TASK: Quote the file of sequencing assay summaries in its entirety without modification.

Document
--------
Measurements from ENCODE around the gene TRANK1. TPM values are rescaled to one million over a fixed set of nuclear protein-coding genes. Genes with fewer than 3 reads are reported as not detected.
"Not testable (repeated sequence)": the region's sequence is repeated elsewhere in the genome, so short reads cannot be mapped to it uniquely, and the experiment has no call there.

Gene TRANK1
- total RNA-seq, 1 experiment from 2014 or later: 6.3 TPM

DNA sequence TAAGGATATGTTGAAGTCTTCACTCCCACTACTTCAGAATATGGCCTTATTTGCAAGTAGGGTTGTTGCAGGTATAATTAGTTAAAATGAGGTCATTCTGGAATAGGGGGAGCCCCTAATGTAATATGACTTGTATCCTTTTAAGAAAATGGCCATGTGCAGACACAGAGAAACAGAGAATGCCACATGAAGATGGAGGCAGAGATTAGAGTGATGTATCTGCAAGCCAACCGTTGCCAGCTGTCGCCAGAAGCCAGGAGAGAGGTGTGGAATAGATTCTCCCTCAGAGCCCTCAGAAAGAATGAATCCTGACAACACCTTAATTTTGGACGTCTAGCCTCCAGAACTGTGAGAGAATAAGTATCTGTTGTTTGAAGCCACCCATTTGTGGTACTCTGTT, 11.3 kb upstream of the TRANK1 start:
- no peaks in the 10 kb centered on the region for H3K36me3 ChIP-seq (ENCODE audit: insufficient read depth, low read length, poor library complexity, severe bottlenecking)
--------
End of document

Measurements from ENCODE around the gene TRANK1. TPM values are rescaled to one million over a fixed set of nuclear protein-coding genes. Genes with fewer than 3 reads are reported as not detected.
"Not testable (repeated sequence)": the region's sequence is repeated elsewhere in the genome, so short reads cannot be mapped to it uniquely, and the experiment has no call there.

Gene TRANK1
- total RNA-seq, 1 experiment from 2014 or later: 6.3 TPM

DNA sequence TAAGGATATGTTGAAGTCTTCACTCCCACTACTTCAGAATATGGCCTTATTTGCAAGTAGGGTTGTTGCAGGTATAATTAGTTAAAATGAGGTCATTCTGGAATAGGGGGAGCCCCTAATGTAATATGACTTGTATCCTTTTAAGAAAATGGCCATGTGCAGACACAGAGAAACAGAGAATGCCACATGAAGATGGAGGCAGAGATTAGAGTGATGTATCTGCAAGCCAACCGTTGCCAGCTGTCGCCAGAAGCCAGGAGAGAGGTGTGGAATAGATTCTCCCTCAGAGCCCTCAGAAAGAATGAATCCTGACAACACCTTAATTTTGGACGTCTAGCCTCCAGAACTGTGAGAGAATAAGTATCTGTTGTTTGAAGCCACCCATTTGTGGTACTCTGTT, 11.3 kb upstream of the TRANK1 start:
- no peaks in the 10 kb centered on the region for H3K36me3 ChIP-seq (ENCODE audit: insufficient read depth, low read length, poor library complexity, severe bottlenecking)